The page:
When officials in Washington speak these days, some of the most unexpected things come out of their mouths.
Take Sen. Kay Bailey Hutchison and her speech on the Aviation and Transportation Security Act.
In the speech, Senator Hutchison, a Texas Republican with impeccable conservative credentials, said "federal" over and over in the most complimentary way. And, in fact, all of her Republican brethren in the Senate supported the bill, which has since been signed into law by President Bush. It will replace private security systems at airports with a 28,000-person federal workforce.
For the past few years, the road to privatizing the federal government has been a kind of one-way superhighway leading away from Washington. But in the wake of Sept. 11, things have changed. The federal government, long distrusted and disliked, has again become popular, seeing better poll numbers than it has in 30 years. And privatization has begun to hit some speed bumps.
"In general, the enthusiasm for privatization across the board is waning," says Don Kettl, a University of Wisconsin political scientist who has written extensively on privatizing. "And Sept. 11 has reminded us that more than profits and markets matter to us."
The question now is whether the privatization debate has fundamentally changed, or only temporarily slowed as the nation responds to a crisis.
The change in tenor is particularly noticeable for two major government entities: Amtrak and the Postal Service.
For Amtrak, a perennial money loser that Congress has considered dissolving, the attacks were an opportunity to show it could offer more than pleasant views and comparatively slow travel. In the days immediately following the attacks, as the skies remained closed, Amtrak and rental cars were the primary forms of transportation for stranded travelers.
But the company wound up with little to show for the month of September. Though Amtrak reported increases of nearly 60 percent in reservations, reservations don't require advanced purchase, and in the end, ridership was actually down 6.4 percent from September 2000.
Still, the terrorist shake-up weighed on the minds of the government-appointed Amtrak Reform Council.
In early November, the council released findings that the company would not be self-sufficient by 2002 and set in motion a chain of events that could lead to restructuring. But the council's vote to release their findings was extremely close - deadlocked at 5-5 until the eleventh member was reached by cellphone - in part because of Amtrak's increased visibility following Sept. 11. And the memories of closed airports make it unlikely that Congress will do anything drastic to Amtrak.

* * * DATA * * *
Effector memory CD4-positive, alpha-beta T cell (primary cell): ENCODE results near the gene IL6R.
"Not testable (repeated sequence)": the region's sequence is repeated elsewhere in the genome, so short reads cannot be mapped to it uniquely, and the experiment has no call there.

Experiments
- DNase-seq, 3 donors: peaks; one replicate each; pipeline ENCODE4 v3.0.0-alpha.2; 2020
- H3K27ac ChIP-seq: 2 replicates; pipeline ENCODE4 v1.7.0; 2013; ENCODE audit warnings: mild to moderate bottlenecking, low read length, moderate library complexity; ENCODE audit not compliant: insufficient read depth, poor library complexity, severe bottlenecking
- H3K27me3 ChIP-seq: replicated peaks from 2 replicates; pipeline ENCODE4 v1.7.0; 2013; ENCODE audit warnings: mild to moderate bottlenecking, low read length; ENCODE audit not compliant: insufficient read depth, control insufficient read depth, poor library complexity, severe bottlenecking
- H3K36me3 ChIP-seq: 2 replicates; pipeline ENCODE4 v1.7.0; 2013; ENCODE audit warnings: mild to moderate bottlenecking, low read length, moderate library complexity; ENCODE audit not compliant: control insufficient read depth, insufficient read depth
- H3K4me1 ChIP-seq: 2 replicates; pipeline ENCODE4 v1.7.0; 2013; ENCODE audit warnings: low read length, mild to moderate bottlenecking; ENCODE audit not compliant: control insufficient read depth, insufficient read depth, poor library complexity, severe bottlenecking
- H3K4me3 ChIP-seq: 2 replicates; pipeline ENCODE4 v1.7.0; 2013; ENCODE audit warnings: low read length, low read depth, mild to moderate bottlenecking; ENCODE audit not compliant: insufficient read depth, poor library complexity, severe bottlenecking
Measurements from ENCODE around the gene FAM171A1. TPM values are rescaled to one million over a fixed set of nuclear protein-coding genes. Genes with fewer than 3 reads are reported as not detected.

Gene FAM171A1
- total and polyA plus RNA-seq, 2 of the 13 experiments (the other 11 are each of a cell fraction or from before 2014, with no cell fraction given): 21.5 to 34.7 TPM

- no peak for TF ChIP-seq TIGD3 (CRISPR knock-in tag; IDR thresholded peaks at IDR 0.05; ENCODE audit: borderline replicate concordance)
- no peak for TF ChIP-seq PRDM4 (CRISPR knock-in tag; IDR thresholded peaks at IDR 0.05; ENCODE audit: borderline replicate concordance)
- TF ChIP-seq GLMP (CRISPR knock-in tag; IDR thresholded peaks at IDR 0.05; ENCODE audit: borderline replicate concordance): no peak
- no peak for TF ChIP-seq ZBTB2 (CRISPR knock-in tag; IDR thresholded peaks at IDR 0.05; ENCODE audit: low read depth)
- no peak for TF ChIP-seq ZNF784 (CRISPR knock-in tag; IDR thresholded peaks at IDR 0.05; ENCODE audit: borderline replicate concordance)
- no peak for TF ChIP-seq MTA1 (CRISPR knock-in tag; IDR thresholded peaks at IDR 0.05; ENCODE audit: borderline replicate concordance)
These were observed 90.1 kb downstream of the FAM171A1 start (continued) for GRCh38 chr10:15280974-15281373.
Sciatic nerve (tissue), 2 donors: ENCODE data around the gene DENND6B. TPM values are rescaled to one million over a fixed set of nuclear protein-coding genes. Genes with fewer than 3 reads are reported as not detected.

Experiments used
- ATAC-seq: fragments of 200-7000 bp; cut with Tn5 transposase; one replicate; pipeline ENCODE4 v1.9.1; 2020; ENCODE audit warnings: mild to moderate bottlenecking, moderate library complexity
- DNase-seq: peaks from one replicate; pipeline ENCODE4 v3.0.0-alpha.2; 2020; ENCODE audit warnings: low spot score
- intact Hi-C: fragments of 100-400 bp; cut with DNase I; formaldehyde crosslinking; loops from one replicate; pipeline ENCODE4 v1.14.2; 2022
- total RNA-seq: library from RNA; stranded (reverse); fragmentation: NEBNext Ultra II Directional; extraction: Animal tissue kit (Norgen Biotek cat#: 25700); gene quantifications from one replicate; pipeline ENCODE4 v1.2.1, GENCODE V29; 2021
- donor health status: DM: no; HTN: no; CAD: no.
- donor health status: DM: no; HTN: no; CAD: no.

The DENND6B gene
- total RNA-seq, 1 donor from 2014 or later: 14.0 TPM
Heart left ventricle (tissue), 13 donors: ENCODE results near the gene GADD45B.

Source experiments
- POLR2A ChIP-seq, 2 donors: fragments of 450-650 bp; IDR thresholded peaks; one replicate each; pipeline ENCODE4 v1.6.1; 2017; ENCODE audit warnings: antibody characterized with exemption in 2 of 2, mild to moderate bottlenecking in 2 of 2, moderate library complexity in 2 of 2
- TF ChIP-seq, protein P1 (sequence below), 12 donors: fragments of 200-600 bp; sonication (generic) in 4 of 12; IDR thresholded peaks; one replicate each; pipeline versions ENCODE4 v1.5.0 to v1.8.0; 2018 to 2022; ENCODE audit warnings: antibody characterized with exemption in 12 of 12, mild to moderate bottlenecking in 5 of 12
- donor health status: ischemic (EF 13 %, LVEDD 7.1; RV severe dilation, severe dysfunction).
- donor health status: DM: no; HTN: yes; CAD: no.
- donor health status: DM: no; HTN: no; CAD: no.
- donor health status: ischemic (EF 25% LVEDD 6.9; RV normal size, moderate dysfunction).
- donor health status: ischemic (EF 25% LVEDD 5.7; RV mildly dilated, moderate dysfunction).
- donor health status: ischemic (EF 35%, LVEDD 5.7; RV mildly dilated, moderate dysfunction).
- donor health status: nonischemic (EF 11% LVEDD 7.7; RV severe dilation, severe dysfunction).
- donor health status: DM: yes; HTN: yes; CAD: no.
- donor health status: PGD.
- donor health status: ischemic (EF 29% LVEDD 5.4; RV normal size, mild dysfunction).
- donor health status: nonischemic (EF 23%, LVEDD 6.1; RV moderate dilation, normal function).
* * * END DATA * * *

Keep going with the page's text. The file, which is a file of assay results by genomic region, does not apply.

"I didn't expect any major changes in Amtrak before Sept. 11, and I think they are probably less likely now," says Robert Hahn, director of the American Enterprise Institute-Brookings Joint Center for Regulatory Studies.
The Postal Service also took a serious hit from the terrorist attacks. Postmaster General John Potter told a Senate committee that the attacks cost the service an estimated $3 billion. That comes on top of $9.3 billion in debt from fiscal year 2000.
The service's struggles had stirred some talk of privatization before the attacks. One leading advocate in favor of taking away its government monopoly was former Postmaster General William Henderson. But now, even as its debt grows, there is less discussion of any such change - and a recent Gallup survey showing more than 70 percent of Americans approve of the way the Postal Service is handling its duties is another disincentive for privatization.
The stream of government bailouts that industries from airlines to insurance are seeking makes privatization less appealing, Mr. Kettl says. "Why privatize the Postal Service, when they are just going to
end up asking for federal money ... anyway?"
In essence, the privatization debate, the battle between making a profit and providing a public service, looks as though it has shifted - for the moment. But how long that change lasts remains to be seen.
Kettl thinks the movement toward privatizing was already slowing before the attacks.
"Most of the easy targets, the low-hanging fruit, have been picked off by privatization advocates. There isn't much left that you can privatize," he says.
Others, however, feel the change is more ephemeral. Mr. Hahn, for instance, says much of the talk is overstated.
Hahn says the shock that came with the attacks has given people a newfound respect for police and firemen and the military, but that doesn't translate into a long-term change in people's view of government in general.
"The general feeling is: This debate can wait. Anything that doesn't have to do with the war in Afghanistan or homeland security is on hold."